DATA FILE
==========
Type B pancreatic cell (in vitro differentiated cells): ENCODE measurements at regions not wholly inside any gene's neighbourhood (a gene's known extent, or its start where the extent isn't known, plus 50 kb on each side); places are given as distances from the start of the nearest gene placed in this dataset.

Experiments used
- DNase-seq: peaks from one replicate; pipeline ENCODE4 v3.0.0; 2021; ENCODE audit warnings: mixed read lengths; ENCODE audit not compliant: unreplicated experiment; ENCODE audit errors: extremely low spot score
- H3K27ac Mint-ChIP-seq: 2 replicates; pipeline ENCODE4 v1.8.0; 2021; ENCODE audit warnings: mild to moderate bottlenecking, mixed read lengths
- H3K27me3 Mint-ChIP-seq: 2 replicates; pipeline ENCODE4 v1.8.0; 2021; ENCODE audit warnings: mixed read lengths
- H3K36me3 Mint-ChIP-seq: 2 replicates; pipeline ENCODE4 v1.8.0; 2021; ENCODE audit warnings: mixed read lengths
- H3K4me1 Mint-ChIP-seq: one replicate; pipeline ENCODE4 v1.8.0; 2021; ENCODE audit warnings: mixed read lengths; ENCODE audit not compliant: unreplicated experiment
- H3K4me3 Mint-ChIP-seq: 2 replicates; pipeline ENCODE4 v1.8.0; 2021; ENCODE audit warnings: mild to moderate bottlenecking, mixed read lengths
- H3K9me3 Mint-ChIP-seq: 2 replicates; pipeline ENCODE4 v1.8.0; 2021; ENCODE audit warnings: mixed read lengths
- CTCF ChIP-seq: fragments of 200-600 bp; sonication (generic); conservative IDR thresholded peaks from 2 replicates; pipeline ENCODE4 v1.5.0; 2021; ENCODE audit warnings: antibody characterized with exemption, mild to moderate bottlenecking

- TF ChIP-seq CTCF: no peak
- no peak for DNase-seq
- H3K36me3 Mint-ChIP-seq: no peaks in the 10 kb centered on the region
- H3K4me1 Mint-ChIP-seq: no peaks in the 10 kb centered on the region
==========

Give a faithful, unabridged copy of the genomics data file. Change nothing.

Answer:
Type B pancreatic cell (in vitro differentiated cells): ENCODE measurements at regions not wholly inside any gene's neighbourhood (a gene's known extent, or its start where the extent isn't known, plus 50 kb on each side); places are given as distances from the start of the nearest gene placed in this dataset.

Experiments used
- DNase-seq: peaks from one replicate; pipeline ENCODE4 v3.0.0; 2021; ENCODE audit warnings: mixed read lengths; ENCODE audit not compliant: unreplicated experiment; ENCODE audit errors: extremely low spot score
- H3K27ac Mint-ChIP-seq: 2 replicates; pipeline ENCODE4 v1.8.0; 2021; ENCODE audit warnings: mild to moderate bottlenecking, mixed read lengths
- H3K27me3 Mint-ChIP-seq: 2 replicates; pipeline ENCODE4 v1.8.0; 2021; ENCODE audit warnings: mixed read lengths
- H3K36me3 Mint-ChIP-seq: 2 replicates; pipeline ENCODE4 v1.8.0; 2021; ENCODE audit warnings: mixed read lengths
- H3K4me1 Mint-ChIP-seq: one replicate; pipeline ENCODE4 v1.8.0; 2021; ENCODE audit warnings: mixed read lengths; ENCODE audit not compliant: unreplicated experiment
- H3K4me3 Mint-ChIP-seq: 2 replicates; pipeline ENCODE4 v1.8.0; 2021; ENCODE audit warnings: mild to moderate bottlenecking, mixed read lengths
- H3K9me3 Mint-ChIP-seq: 2 replicates; pipeline ENCODE4 v1.8.0; 2021; ENCODE audit warnings: mixed read lengths
- CTCF ChIP-seq: fragments of 200-600 bp; sonication (generic); conservative IDR thresholded peaks from 2 replicates; pipeline ENCODE4 v1.5.0; 2021; ENCODE audit warnings: antibody characterized with exemption, mild to moderate bottlenecking

- TF ChIP-seq CTCF: no peak
- no peak for DNase-seq
- H3K36me3 Mint-ChIP-seq: no peaks in the 10 kb centered on the region
- H3K4me1 Mint-ChIP-seq: no peaks in the 10 kb centered on the region